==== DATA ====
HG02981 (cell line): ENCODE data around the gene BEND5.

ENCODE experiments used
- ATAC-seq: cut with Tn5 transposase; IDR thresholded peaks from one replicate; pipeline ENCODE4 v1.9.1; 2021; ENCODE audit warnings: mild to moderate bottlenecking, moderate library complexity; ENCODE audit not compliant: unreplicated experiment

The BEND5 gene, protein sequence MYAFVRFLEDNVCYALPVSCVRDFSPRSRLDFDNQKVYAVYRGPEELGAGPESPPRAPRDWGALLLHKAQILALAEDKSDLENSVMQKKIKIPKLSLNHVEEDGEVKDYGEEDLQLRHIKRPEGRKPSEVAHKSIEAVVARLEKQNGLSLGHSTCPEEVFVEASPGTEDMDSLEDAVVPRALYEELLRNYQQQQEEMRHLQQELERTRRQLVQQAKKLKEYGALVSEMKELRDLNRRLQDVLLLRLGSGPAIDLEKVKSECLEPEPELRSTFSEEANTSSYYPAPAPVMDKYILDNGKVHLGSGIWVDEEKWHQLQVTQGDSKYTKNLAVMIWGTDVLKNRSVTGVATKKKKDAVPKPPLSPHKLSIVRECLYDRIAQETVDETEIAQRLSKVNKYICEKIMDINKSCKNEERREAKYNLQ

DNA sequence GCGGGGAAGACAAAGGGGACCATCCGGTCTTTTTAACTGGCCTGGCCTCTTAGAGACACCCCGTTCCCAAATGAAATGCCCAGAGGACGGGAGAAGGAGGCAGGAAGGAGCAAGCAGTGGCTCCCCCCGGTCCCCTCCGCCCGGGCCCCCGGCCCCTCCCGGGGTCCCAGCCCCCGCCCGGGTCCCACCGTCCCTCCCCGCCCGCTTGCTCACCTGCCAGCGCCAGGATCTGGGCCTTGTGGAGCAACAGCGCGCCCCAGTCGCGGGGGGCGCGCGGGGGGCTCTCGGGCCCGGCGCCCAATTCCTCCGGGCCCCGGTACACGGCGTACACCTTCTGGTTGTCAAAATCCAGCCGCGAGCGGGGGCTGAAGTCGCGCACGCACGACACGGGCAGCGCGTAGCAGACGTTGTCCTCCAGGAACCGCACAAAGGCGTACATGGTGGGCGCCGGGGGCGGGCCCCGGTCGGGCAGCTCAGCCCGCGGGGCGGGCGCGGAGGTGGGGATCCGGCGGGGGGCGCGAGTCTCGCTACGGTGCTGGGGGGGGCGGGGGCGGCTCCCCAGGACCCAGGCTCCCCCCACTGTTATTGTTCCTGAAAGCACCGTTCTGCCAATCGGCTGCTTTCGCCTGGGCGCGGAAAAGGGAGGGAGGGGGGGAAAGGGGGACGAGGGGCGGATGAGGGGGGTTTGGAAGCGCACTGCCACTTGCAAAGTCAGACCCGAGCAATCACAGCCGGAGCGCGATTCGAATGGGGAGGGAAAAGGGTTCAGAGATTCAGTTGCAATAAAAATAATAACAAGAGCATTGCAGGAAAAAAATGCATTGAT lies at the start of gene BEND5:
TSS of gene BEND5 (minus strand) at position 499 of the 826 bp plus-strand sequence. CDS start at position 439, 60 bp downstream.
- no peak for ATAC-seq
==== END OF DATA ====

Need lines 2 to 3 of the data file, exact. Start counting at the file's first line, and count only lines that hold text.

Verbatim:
ENCODE experiments used
- ATAC-seq: cut with Tn5 transposase; IDR thresholded peaks from one replicate; pipeline ENCODE4 v1.9.1; 2021; ENCODE audit warnings: mild to moderate bottlenecking, moderate library complexity; ENCODE audit not compliant: unreplicated experiment